In the present study, no adverse drug reactions of CTCAE grade 3 or higher occurred in either group, indicating a high safety profile for both drugs. The continuation rate in the adalimumab group was 69.2% (9/13 patients), which was lower than the continuation rate of 91.7% (11/12 patients) in the guselkumab group. Adalimumab often causes psoriasiform rash [15], which was the most common cause of discontinuation of treatment with adalimumab in the present study. In the guselkumab group, the absence of psoriasiform rash may have contributed to the high continuation rate (Table 3).

Regarding the efficacy for joint symptoms, significant improvement was observed from 1 month after treatment initiation in both groups (Tables 2 and 3). The improvement in DAPSA was comparable between the two groups (Fig. 1A, B).

This suggests that the effects on joint symptoms may be comparable between the guselkumab and adalimumab groups. Past reports on PAO have described changes in tender and swollen joint counts mainly for the evaluation of arthritis. In contrast, we used the DAPSA, which is a useful index for evaluating PsA, as a composite measure of disease activity [16]. In the present study, all patients had peripheral arthritis. Furthermore, DAPSA (SJ66, TJ68) evaluates not only sternoclavicular joint lesion characteristic of PAO but also PGA, Pain VAS, and C-reactive protein levels, and it is also easy to apply in clinical practice. However, PAO may be complicated by spinal and sacroiliac joint lesions, such as in PsA. In fact, the present study included patients with spinal or sacroiliac arthritic lesions. Therefore, DAPSA may have been an inadequate index for evaluating PAO, which exhibits diverse clinical features as described above. The present study evaluated HAQ and EQ-5D scores for PROs. These indices are based on the evaluation of the quality of life related to physical function. Since the present study showed comparable improvements in these indices, both drugs are comparable in terms of efficacy for arthritis.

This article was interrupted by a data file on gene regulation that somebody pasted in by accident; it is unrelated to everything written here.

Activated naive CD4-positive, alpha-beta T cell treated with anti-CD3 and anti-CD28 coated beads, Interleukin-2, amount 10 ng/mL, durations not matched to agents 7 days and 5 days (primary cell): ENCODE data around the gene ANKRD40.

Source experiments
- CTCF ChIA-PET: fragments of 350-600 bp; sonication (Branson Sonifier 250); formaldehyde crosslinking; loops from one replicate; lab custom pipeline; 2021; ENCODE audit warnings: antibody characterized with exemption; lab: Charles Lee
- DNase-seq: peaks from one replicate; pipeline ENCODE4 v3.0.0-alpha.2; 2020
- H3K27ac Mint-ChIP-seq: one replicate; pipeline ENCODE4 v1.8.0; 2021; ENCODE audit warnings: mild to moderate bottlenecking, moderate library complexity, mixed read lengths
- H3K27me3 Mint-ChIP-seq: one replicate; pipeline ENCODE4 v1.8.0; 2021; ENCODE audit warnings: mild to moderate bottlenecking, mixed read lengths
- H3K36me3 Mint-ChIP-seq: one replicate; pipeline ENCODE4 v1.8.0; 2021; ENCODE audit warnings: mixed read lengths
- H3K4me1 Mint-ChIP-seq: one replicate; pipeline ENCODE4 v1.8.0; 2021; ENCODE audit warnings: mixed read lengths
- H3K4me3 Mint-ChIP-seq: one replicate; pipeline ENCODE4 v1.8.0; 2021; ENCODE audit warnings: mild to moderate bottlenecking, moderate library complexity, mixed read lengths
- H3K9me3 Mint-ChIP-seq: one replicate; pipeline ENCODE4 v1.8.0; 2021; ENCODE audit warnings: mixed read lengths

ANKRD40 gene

As for skin symptoms, significant improvement was observed 3 months after treatment initiation in the guselkumab group, and the PPPASI reduction rate was higher in the guselkumab group than in the adalimumab group. These trends were similar to those observed in clinical studies on psoriasis [17, 18]. Although there was no statistically significant difference, the DMARD concomitant rate tended to be higher in the adalimumab group (Table 1). This difference in concomitant DMARD use might indicate the un-favorable baseline background (difficult to treat population) or disease activity had already been well controlled; therefore, this trend might contribute to the difficulty in detecting the additional effect of adalimumab treatment.